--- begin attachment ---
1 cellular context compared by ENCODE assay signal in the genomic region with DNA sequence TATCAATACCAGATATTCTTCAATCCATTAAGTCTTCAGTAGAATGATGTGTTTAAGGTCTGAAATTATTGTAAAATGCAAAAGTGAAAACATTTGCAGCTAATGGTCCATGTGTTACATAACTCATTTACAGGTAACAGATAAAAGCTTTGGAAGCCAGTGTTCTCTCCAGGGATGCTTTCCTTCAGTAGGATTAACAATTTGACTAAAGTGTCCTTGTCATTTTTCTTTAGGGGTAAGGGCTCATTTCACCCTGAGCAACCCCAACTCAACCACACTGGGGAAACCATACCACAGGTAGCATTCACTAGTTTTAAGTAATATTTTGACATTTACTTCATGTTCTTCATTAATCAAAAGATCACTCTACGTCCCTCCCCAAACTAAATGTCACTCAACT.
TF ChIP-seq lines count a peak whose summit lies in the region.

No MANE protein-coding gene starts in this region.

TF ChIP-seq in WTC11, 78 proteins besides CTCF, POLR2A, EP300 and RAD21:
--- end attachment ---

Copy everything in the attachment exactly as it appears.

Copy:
1 cellular context compared by ENCODE assay signal in the genomic region with DNA sequence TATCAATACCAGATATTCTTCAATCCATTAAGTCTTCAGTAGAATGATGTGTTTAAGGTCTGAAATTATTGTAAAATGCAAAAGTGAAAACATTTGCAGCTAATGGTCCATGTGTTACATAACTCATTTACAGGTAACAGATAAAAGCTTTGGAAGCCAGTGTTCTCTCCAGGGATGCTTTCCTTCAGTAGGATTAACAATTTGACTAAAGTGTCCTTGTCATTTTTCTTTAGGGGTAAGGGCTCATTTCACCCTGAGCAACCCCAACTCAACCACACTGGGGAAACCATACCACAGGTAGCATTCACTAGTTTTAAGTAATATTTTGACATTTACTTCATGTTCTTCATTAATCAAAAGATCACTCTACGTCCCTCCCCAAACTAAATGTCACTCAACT.
TF ChIP-seq lines count a peak whose summit lies in the region.

No MANE protein-coding gene starts in this region.

TF ChIP-seq in WTC11, 78 proteins besides CTCF, POLR2A, EP300 and RAD21: